Individuals looking to raise money for disaster relief, to cover medical bills or expenses arising from job loss, and/or to address other personal challenges increasingly are turning to online crowdfunding platforms, the New York Times reports.
In September, devastating floods along Colorado's Front Range destroyed the home and T-shirt printing business of Wyl and Jessie Collins. With no flood insurance and limited access to credit and small business loans, the Collins family turned to an online crowdfunding platform called GoFundMe to help raise money to get themselves back on their feet. In just two months, the site, which processes donations via credit and debit card and passes them on to the beneficiaries after taking a 7.9 percent fee, has helped the family raise more than $8,000 in donations from seventy people. Combined with money from the Federal Emergency Management Agency, Wyl Collins said he had enough to rent space with a partner and order a new press and supplies. "A lot of them are family and friends," Collins said of the donors. "Most of the donations, probably half of them, are from clients who want me to go, go, go. About a quarter of them are from complete strangers."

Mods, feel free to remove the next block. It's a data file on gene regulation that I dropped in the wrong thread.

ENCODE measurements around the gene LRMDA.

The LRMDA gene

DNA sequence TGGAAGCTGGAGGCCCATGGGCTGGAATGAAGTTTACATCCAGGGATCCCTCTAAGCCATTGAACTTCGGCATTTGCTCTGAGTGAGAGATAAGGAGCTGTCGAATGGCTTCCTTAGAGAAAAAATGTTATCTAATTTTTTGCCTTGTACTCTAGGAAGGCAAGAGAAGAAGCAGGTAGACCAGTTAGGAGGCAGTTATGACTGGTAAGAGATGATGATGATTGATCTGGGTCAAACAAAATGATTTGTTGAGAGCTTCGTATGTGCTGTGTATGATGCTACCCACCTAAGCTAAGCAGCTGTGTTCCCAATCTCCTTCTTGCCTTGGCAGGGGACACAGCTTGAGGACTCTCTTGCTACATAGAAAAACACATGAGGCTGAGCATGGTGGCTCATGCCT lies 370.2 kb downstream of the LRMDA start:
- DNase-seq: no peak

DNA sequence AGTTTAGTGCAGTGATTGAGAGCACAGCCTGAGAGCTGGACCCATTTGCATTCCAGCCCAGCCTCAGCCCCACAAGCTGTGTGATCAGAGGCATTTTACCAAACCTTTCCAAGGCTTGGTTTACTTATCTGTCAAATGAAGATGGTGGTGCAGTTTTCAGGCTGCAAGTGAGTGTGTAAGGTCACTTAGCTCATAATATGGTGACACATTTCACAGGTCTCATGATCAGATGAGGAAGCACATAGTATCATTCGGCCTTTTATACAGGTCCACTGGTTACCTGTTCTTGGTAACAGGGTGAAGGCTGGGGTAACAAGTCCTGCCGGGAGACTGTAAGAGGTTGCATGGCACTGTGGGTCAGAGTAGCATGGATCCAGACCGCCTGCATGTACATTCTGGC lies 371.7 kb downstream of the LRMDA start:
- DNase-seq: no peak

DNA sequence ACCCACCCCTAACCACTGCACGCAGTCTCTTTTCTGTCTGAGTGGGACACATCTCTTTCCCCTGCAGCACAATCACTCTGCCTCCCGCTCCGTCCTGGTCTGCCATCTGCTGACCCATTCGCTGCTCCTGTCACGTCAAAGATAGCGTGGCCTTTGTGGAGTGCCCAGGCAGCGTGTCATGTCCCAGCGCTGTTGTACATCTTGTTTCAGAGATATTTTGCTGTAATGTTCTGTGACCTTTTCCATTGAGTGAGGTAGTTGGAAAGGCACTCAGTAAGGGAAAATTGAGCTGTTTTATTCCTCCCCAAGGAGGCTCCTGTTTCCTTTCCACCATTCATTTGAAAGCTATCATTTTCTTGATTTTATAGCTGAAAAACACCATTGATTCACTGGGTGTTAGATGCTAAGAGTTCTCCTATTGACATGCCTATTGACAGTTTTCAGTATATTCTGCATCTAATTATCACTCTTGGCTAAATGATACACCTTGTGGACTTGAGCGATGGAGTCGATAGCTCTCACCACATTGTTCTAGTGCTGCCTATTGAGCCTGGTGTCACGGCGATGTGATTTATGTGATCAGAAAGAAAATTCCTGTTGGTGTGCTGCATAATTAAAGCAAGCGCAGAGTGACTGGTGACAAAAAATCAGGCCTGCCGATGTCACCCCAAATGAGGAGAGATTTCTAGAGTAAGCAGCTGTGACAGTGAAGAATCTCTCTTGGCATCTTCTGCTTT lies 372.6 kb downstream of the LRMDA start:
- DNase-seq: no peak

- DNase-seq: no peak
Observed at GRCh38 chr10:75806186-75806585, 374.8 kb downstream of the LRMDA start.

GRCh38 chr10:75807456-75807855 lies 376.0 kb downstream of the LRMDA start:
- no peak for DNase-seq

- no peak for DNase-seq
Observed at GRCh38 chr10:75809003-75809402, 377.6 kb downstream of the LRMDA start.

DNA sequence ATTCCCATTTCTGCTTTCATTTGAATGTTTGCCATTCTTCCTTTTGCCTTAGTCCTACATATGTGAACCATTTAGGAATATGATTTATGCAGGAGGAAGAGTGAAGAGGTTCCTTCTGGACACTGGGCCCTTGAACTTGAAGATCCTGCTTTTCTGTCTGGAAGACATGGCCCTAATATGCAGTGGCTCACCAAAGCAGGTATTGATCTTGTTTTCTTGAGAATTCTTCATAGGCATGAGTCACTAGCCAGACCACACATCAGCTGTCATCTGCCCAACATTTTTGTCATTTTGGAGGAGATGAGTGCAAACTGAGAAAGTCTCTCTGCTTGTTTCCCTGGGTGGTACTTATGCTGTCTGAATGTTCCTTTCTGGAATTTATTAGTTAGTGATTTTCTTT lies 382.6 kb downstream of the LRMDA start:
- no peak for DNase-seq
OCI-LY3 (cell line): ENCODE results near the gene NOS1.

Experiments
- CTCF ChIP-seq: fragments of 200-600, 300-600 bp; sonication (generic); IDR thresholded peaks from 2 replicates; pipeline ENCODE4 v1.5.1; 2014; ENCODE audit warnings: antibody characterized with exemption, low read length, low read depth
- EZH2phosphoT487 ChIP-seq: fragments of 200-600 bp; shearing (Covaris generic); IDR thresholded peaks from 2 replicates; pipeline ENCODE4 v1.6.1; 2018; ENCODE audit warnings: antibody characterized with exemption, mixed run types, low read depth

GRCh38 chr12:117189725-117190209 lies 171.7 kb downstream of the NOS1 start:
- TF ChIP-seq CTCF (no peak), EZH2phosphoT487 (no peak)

Since Kickstarter was launched in 2009 as a way for people to support arts and other creative projects, other popular crowdfunding platforms, including GoFundMe and Indiegogo, have emerged, enabling people to raise money for all kinds of projects, from school field trips to global clean-water initiatives.
According to Brad Damphousse, co-founder and CEO of GoFundMe, Hurricane Sandy last fall was the first national disaster for which he saw a spike in people using the platform to help out. "It is changing the way we give," said Damphousse. "When people have the option to give to someone in a very targeted way and give to someone they know, love, and care about, they are going to choose that path over a traditional charity or nonprofit." About $1.3 million was raised through GoFundMe after Sandy, he said. In addition, $3.4 million was raised through such platforms to help victims of the Boston Marathon bombings.
Still, it's unlikely that these and other funding platforms will replace the American Red Cross, United Way, and other large traditional charitable organizations anytime soon. The Red Cross estimated that as of October 30 it had received $5.6 million in donations and pledges for Colorado flood aid. Jennifer Elwood, vice president for consumer marketing and fundraising for the organization, said she didn't view such platforms as competition. "We have a completely new audience of people," she said, "who care about the mission but are looking to help in a way that is relevant to them."